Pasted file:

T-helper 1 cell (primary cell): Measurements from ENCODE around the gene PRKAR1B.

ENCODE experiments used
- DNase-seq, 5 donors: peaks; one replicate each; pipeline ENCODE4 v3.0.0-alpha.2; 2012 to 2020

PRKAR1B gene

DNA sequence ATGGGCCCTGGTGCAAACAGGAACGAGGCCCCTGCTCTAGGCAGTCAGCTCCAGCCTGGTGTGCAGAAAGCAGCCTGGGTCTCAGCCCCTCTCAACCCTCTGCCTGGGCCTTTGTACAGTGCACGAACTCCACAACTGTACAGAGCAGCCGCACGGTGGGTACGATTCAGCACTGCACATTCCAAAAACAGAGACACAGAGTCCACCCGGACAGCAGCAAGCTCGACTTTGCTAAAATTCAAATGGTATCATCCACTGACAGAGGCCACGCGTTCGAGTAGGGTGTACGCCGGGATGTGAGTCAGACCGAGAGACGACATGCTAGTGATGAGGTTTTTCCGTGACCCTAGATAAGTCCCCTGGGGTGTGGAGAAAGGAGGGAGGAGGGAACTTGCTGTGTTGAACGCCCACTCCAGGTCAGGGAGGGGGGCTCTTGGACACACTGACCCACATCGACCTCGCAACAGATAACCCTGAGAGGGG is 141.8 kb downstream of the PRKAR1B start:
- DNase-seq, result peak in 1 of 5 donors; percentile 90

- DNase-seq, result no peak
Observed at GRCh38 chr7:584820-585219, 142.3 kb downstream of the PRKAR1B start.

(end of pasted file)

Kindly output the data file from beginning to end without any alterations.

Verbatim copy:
T-helper 1 cell (primary cell): Measurements from ENCODE around the gene PRKAR1B.

ENCODE experiments used
- DNase-seq, 5 donors: peaks; one replicate each; pipeline ENCODE4 v3.0.0-alpha.2; 2012 to 2020

PRKAR1B gene

DNA sequence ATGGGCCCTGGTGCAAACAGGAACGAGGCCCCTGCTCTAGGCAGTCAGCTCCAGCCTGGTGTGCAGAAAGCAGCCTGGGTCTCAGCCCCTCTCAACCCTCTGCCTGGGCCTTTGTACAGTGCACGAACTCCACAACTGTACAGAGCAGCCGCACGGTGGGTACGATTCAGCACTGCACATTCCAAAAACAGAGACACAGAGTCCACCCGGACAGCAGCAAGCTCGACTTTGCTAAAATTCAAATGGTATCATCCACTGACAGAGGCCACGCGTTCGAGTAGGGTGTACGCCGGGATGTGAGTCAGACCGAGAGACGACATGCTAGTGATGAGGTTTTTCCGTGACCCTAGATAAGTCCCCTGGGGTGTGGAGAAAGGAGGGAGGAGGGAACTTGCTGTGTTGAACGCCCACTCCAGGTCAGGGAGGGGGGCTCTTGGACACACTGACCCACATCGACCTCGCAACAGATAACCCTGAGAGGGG is 141.8 kb downstream of the PRKAR1B start:
- DNase-seq, result peak in 1 of 5 donors; percentile 90

- DNase-seq, result no peak
Observed at GRCh38 chr7:584820-585219, 142.3 kb downstream of the PRKAR1B start.